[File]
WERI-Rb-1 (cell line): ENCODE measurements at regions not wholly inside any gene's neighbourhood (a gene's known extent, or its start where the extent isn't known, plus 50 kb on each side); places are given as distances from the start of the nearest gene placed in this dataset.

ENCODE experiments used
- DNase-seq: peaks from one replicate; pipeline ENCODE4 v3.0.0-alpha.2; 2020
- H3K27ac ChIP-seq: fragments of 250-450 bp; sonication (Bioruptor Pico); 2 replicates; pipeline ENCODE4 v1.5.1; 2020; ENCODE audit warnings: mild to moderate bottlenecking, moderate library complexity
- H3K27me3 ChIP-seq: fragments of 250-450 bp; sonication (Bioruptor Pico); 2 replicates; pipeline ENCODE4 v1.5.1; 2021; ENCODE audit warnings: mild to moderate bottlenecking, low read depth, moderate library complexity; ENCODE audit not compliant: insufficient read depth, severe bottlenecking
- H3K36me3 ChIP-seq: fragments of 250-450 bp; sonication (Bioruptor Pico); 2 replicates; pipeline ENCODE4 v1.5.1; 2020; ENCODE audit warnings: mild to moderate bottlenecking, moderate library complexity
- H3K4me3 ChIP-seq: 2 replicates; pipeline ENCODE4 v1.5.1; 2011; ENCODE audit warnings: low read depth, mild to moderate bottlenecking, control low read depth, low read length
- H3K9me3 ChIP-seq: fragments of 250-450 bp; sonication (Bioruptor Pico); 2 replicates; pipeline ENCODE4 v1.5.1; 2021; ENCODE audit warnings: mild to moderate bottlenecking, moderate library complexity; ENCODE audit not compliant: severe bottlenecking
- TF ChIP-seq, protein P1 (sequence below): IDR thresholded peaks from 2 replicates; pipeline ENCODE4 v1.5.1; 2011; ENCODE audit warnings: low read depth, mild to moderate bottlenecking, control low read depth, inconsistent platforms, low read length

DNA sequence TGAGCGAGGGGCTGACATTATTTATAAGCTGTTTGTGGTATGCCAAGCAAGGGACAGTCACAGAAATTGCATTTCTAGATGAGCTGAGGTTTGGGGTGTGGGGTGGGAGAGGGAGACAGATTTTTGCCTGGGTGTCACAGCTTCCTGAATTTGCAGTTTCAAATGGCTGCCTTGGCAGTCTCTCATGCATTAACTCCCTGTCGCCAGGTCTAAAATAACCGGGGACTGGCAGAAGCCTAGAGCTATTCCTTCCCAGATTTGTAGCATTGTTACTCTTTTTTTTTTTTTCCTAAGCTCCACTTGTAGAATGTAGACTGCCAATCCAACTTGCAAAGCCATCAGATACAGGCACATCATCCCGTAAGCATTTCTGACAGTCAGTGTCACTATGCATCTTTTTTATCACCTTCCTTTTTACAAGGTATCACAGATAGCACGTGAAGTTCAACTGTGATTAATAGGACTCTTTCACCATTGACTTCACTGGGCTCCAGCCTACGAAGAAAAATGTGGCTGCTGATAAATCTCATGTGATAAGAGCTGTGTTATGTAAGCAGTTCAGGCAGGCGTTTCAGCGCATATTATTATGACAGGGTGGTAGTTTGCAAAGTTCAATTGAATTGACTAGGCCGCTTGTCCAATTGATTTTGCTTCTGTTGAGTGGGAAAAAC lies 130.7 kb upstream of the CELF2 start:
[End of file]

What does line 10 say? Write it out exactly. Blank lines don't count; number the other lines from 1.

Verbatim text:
DNA sequence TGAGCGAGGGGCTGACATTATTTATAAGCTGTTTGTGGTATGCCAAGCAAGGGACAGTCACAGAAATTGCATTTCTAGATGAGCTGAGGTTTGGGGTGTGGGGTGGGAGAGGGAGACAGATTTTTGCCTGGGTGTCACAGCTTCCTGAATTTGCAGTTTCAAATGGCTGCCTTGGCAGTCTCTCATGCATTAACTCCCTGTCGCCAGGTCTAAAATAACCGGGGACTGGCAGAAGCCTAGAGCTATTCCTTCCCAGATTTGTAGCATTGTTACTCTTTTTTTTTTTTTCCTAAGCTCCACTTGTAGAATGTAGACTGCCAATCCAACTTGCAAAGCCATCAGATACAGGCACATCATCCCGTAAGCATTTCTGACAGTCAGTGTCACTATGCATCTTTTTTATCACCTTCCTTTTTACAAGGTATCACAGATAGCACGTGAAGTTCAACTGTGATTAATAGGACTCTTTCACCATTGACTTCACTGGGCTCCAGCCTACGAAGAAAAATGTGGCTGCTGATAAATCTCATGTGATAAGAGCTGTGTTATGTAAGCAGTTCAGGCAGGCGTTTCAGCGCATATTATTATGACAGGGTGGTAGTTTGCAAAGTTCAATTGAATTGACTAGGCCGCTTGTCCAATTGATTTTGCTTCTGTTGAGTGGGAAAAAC lies 130.7 kb upstream of the CELF2 start: